BUILDING AND FIRE RESEARCH LABORATORY 67 Program Relevance and Effectiveness As mentioned above, laboratory staff have had increasing success building relationships with their customers in a wide variety of industries and communities. The examples below illustrate activities that are relevant and effectively planned and/or performed: · Within the Materials and Construction Research Division: Both the Inorganic Materials and the Polymeric Materials Groups are well connected in indus- try and relatively well connected in academia. Both groups provide technical support for improving standards and criteria for evaluation, selection, and use of their respective materials and, additionally, support the needs of various federal agencies in addressing the construction and infrastructure needs of the nation. The HYPERCON program of the Inorganic Materials Group continues to effectively support and generate interest in the construction community, as represented by materials suppliers to that industry. Over the past year, VCCTL has been accessed via the Internet by about 9,000 users per month, from more than 80 countries. It is clearly seen as a valuable resource in the computational and experi- mental materials science of concrete and its constituents. As the VCCTL consortium completes the last of its 3 years, the panel is very interested in seeing the development of a plan to take the tools of VCCTL not only to the 4,000 ready-mix concrete producers of the United States as well as those of other nations, but also to construction companies and concrete contractors, building designers including engineers and architects, and prospective owners of concrete-intensive structures. While VCCTL has been designed to be used as one large modeling package, some individual components of VCCTL may prove to be of greater use than others to certain entities, and they should be packaged in such a way that their effective stand-alone use is possible. The plan that the panel recommends should additionally provide a clear means for application of VCCTL and its components to code and standards development. With its strong consortium support, the Polymeric Materials Group has both firm financial backing and a rich supply of industrial input on what is of most relevance to manufacturers of coatings, sealants, and other polymeric building materials. The division's work relevant to homeland security activities includes efforts in support of the investigation of the World Trade Center' s Twin Towers collapse. · Within the Building Environment Division: The research projects of the Indoor Air Quality and Ventilation Group represent an important component of the effort in the area of healthy and sustainable buildings. The current projects are a natural outgrowth of the need to understand the role of airflow in buildings on energy use and on occupant health and comfort. The projects continue to evolve to meet changing national priorities. The group is recognized nationally for its expertise and is working with other government agencies on problems of national interest. One of the key areas is that of airflow and pollutant model development. The group has developed a number of analytical methods that are widely used in the research, develop- ment, and design communities. The Heat Transfer and Alternative Energy Systems Group is conducting an alternative energy project with the goal of developing measurement techniques, rating methodologies, and simulation methods for stationary fuel cells. The proposed testing methodology describes in detail the tests that will be performed and how the basic characteristics will be determined. This appears to be a solid plan that will yield results that will become increasingly important as the fuel cell industry develops. The Mechanical Systems and Controls Group has led the buildings industry in the develop-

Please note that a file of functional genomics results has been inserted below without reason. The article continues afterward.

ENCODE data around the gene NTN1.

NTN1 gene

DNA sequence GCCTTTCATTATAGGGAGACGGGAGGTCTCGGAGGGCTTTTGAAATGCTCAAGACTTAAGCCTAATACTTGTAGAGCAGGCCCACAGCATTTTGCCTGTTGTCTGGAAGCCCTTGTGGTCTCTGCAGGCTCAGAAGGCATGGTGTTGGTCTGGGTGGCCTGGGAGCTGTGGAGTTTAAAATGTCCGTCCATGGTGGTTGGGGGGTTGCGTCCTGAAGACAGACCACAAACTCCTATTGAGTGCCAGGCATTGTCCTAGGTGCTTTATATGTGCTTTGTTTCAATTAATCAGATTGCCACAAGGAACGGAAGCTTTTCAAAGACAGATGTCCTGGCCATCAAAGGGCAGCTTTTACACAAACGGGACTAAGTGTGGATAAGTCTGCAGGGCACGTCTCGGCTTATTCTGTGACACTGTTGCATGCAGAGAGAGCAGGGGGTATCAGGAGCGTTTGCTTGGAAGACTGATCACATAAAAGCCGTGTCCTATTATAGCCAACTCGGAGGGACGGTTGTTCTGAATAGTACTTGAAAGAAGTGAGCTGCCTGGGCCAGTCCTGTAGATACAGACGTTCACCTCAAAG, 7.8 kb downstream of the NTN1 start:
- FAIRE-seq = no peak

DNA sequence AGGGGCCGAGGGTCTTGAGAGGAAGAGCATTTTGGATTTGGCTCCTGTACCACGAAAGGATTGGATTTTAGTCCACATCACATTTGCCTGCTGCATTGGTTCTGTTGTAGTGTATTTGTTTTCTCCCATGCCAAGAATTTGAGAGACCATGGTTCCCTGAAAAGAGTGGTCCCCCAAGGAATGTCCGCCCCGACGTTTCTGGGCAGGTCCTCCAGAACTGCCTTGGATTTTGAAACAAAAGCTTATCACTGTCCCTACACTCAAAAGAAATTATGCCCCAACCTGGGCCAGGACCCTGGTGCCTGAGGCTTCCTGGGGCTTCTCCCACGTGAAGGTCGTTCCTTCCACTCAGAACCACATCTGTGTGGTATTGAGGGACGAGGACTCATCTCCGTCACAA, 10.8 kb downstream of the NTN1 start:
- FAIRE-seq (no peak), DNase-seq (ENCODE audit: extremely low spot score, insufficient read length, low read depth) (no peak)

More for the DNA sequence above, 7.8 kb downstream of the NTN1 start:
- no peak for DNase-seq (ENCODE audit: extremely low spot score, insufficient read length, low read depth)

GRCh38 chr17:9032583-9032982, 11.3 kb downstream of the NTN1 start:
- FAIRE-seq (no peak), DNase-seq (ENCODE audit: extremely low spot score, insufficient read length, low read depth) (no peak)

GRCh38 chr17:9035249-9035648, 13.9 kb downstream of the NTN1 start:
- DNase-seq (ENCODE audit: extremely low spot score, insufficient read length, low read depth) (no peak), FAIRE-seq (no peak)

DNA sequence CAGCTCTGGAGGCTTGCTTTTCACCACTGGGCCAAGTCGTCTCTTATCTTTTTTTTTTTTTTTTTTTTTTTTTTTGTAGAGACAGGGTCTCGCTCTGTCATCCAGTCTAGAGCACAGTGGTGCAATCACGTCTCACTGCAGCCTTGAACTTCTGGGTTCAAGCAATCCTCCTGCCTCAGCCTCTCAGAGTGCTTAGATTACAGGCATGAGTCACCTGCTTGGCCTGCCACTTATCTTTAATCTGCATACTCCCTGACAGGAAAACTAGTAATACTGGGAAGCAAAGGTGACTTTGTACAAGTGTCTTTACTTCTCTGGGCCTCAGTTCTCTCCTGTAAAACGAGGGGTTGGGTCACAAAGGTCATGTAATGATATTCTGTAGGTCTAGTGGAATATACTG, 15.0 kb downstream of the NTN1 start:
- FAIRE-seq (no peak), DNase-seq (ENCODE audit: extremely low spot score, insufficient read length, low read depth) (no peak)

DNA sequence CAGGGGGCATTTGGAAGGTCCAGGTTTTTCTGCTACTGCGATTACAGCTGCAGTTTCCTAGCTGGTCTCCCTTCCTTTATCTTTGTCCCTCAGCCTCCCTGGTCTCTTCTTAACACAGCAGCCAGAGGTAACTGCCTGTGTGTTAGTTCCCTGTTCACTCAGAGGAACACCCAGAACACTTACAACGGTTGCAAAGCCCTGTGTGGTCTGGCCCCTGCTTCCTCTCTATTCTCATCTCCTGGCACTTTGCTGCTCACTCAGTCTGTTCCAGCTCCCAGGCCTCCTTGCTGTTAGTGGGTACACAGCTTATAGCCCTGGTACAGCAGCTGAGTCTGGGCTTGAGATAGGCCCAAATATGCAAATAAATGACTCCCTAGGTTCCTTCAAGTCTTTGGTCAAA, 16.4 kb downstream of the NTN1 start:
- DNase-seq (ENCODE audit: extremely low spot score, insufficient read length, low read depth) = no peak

OCR for page 68